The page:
Three Briefs in Juvenile Justice Resource Series Address Mental Health, Behavioral Health Funding, Screening and Assessment
Mental illness plays a major role in the lives of the more than 2 million young people who become involved in the juvenile justice system every year (Puzzanchera, 2009; Puzzanchera & Kang, 2010). In fact, 65-70% percent of juveniles in the system have at least one diagnosable mental health need (Shufelt & Cocozza, 2006; Teplin, Abram, McClelland, Dulcan, & Mericle, 2002; Wasserman, McReynolds, Lucas, Fisher, & Santos, 2002). On behalf of SAMHSA, AIR’s Human and Social Development Program operates the Technical Assistance Partnership, providing technical assistance to system of care sites around the nation. A system of care is a ”coordinated network of community-based services and supports that are organized to meet the challenges of children and youth with serious mental health needs and their families” (Stroul, et al. 2008). To build system of care communities’ capacities to serve youth who are currently involved in or at-risk of becoming involved in the juvenile justice system, the Technical Assistance Partnership, along with the National Center for Mental Health and Juvenile Justice, recently published three new issue briefs:
- A Primer for Mental Health Practitioners Working With Youth Involved in the Juvenile Justice System
- New Directions for Behavioral Health Funding and Implications for Youth Involved in the Juvenile Justice System
- Screening and Assessment in Juvenile Justice Systems: Identifying Mental Health Needs and Risk of Reoffending
The Technical Assistance Partnership for Child and Family Mental Health published these briefs as part of its 2012 Juvenile Justice Resource Series. At this time, the series features six papers that examine a number of unique aspects of services and supports that youth, especially youth with mental health concerns, encounter while attempting to navigate multiple systems.
The issue briefs also offer “best practices” to guide mental health, juvenile justice, and other related professionals in serving youth. For example, in A Primer for Mental Health Practitioners Working With Youth Involved in the Juvenile Justice System, author Robert Kinscherff (2012) notes that it is important for mental health providers to work with young people using the perspective of developmental psychology, which holds that youth may experience development in many domains at the same time (emotional, cognitive, social, moral, and physical). Kinscherff explains, “Misconduct among youth may have very different patterns of onset or frequency, be maintained by different factors and may reflect different kinds of difficulties. For example, assaultive behavior in one adolescent may reflect an intensely emotionally reactive response to perceived threat or a trigger related to previous traumatic experiences, but for another it may reflect a deliberate and focused effort to intimidate, project power, or achieve goals." Thus, it is important for mental health professionals to recognize that similar behavior across multiple youth may reflect very different psychological circumstances for each individual depending on that young person’s specific experiences or particular cognitive and physical development.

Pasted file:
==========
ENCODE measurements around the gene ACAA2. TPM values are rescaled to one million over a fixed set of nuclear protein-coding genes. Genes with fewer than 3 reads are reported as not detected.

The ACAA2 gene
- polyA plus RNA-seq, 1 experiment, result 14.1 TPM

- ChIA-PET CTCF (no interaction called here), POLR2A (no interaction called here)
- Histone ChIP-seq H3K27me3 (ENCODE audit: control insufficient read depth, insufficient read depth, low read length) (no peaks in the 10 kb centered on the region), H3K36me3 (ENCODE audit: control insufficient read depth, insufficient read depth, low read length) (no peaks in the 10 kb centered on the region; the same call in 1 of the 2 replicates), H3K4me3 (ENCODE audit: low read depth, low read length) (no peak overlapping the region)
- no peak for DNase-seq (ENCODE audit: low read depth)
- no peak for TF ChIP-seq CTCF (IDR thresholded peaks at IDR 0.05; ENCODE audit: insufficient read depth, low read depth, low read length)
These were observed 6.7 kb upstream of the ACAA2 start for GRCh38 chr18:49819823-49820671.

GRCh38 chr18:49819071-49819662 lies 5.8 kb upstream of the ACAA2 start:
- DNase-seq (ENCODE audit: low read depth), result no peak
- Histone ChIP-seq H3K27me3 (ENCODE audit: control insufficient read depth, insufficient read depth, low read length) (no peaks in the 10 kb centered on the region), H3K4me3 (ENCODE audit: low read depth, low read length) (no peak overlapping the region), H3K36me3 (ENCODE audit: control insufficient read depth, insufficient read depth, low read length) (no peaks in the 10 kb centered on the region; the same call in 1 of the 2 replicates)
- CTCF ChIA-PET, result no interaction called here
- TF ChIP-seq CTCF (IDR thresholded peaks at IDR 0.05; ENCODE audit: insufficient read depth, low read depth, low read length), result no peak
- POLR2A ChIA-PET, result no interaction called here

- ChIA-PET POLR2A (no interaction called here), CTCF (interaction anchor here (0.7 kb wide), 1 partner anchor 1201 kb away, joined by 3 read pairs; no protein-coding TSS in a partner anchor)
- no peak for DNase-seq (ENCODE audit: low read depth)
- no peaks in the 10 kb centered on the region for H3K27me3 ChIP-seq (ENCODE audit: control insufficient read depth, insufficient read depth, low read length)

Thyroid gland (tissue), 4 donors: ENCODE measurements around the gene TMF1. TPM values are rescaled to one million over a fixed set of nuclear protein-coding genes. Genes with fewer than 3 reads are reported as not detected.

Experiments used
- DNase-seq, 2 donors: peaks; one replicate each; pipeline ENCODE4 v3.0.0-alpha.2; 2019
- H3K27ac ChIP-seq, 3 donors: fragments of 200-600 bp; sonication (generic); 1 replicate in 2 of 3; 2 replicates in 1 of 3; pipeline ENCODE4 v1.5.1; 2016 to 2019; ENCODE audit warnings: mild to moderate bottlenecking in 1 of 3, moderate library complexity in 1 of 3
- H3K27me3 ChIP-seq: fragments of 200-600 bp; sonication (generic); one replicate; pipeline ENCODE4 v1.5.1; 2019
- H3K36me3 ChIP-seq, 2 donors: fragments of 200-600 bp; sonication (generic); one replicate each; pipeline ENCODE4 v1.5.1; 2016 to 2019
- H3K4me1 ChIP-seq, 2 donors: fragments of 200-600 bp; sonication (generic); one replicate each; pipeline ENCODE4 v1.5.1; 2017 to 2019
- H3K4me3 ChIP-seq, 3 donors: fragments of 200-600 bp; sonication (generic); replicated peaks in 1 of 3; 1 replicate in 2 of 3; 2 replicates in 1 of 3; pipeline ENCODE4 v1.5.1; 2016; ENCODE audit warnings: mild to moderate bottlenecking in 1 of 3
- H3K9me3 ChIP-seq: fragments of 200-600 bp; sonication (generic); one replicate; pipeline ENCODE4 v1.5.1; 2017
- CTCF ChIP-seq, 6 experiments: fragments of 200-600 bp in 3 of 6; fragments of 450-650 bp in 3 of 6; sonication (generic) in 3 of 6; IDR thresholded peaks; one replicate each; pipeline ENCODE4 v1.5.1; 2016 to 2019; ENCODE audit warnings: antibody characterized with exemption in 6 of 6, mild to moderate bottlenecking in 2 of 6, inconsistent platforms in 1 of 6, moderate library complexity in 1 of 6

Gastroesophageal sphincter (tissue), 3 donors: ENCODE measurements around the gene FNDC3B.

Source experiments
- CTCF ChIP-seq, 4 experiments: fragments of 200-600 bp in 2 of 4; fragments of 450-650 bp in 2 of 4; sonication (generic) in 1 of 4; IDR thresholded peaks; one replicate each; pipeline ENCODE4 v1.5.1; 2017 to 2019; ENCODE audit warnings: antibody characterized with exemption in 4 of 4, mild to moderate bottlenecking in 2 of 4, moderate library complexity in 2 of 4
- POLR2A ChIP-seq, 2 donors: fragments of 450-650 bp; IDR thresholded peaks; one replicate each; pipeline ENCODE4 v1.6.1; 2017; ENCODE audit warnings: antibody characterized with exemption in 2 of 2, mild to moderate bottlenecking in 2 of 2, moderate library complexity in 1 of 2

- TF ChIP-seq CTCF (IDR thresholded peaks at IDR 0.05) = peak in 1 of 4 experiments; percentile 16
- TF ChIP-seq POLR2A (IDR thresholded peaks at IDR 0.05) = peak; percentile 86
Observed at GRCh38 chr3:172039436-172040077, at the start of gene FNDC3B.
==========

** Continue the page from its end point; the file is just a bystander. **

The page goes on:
The Technical Assistance Partnership is operated jointly by the American Institutes for Research and the National Federation of Families for Children’s Mental Health and is sponsored by the Child, Adolescent, and Family Branch, Center for Mental Health Services, Substance Abuse and Mental Health Services Administration, U.S. Department of Health and Human Services.
Kinscherff, R. (2012). A primer for mental health practitioners working with youth involved in the juvenile justice system. Washington, DC: Technical Assistance Partnership for Child and Family Mental Health.
Puzzanchera, C. (2009). Juvenile arrests 2007. Washington, DC: U.S. Department of Justice, Office of Juvenile Justice and Delinquency Prevention.
Puzzanchera, C., & Kang, W. (2010). Easy access to juvenile court statistics: 1985-2007. Washington, DC: U.S. Department of Justice, Office of Juvenile Justice and Delinquency Prevention.
Shufelt, J., & Cocozza, J. (2006). Youth with mental health disorders in the juvenile justice system: Results from a multi-state prevalence study. Delmar, NY: National Center for Mental Health and Juvenile Justice.
Stroul, B., Blau, G., & Sondheimer, D. (2008). System of care: A strategy to transform children’s mental health. In Stroul, B. & Blau, G. (Ed.), The system of care handbook: Transforming mental health services for children, youth and families. Baltimore, MD: Paul H. Brookes Publishing Company.
Teplin, L., Abram, K., McClelland, G., Dulcan, M., & Mericle, A. (2002). Psychiatric disorders in youth in juvenile detention. Archives of General Psychiatry, 59(12), 1133–1143.
Wasserman, G., McReynolds, L., Lucas, C., Fisher, P., & Santos, L. (2002). The Voice DISC-IV with incarcerated male youths: Prevalence of disorder. Journal of the American Academy of Child and Adolescent Psychiatry, 41(3), 314–321.